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Making Decisions: Sharing Your Sense of the Group

An attentive facilitator will sometimes sense agreement building in a meeting before group members sense it. When you get such a sense, it is often a good idea to take time to reflect back your "sense of the group." If you take time to summarize what you are hearing, you will often help the group come to a decision.

Here's an example of how this concept of "sense of the group" might work in your school. This scenario will illustrate how the "sense of the group" technique offers an informal and quick way to help a group come to a conclusion

Picture yourself facilitating a meeting of the students who run the school newspaper. They are discussing how they can balance the content of the newspaper to reflect the diverse activities and issues of the school. Several students say the newspaper should report on everything from the math club to the cheerleaders, the new curriculum to the principal's new car. Others argue that the student body just wants to know how the sports teams are doing and that it is too much work to cover everything.

Key Points To Take Away

--- Listen intently to each individual; also listen for any agreement that is building in the group.
--- Don't let your own opinions influence your summary of the sense of the group.
--- Remember to check your summary with the group.
--- Be open to making changes to your summary in response to the group's input and reaction.


As the discussion moderator, you listen intently to everyone. You take note of the different opinions you hear. You notice that everyone has spoken at least once, and there aren't any new ideas coming out. You can, however, sense that there is some agreement in the group. Students seem eager to maintain regular reporting on sports; in addition, most feel they should seek out stories about other activities or issues. You also sense that students are willing to be assigned to different areas, but they want a variety of assignments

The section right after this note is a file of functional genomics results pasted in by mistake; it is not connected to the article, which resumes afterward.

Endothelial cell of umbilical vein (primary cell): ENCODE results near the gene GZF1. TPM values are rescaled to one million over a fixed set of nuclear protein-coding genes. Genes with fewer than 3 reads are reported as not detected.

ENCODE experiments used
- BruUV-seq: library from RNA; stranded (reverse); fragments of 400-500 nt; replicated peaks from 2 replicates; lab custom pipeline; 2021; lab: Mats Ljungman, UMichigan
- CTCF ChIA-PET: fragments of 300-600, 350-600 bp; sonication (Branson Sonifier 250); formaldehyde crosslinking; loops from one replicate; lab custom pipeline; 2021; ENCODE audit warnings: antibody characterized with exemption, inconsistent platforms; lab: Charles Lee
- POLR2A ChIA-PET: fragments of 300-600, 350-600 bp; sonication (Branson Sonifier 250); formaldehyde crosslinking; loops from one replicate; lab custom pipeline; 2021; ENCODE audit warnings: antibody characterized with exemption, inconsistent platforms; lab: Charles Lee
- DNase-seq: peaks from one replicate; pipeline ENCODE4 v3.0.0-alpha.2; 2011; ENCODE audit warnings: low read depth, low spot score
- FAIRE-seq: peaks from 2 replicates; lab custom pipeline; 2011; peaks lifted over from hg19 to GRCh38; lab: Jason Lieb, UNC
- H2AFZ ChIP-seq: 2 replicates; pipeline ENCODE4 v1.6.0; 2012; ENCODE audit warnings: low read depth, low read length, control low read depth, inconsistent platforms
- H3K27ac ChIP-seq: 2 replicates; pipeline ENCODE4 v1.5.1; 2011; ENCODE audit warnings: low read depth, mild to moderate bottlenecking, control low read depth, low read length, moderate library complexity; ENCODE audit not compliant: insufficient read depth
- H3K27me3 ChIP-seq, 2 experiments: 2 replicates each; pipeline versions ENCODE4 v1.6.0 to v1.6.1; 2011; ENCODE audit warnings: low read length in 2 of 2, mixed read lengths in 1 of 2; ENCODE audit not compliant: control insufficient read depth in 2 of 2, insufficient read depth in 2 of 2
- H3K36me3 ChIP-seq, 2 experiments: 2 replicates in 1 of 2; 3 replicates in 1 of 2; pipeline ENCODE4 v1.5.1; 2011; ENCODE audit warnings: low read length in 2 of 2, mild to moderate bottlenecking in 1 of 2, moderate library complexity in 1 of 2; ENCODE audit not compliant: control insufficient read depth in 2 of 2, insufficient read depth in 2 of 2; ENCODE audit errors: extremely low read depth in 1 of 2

Before sharing your "sense of the group." the first thing you need to do is to double check your thoughts to make sure your personal opinions aren't coloring your summary. With that check done, reflect your sense of the group back to everyone. Then verify that your sense of the group is accurate. Group members might agree, or they may want to amend your summary. Once the group is comfortable with the summary, record the agreement.

NEXT WEEK IN GREAT MEETINGS: Long-range planning.


About Great Meetings

Pam Plumb and Dee Kelsey are your facilitators in charge of Education World's Great Meetings series. They are also authors of the popular guide to meeting facilitation, Great Meetings! Great Results. Together, Pam and Dee have more than 40 years' experience facilitating change and training meeting leaders.

Learn more by clicking the links below:

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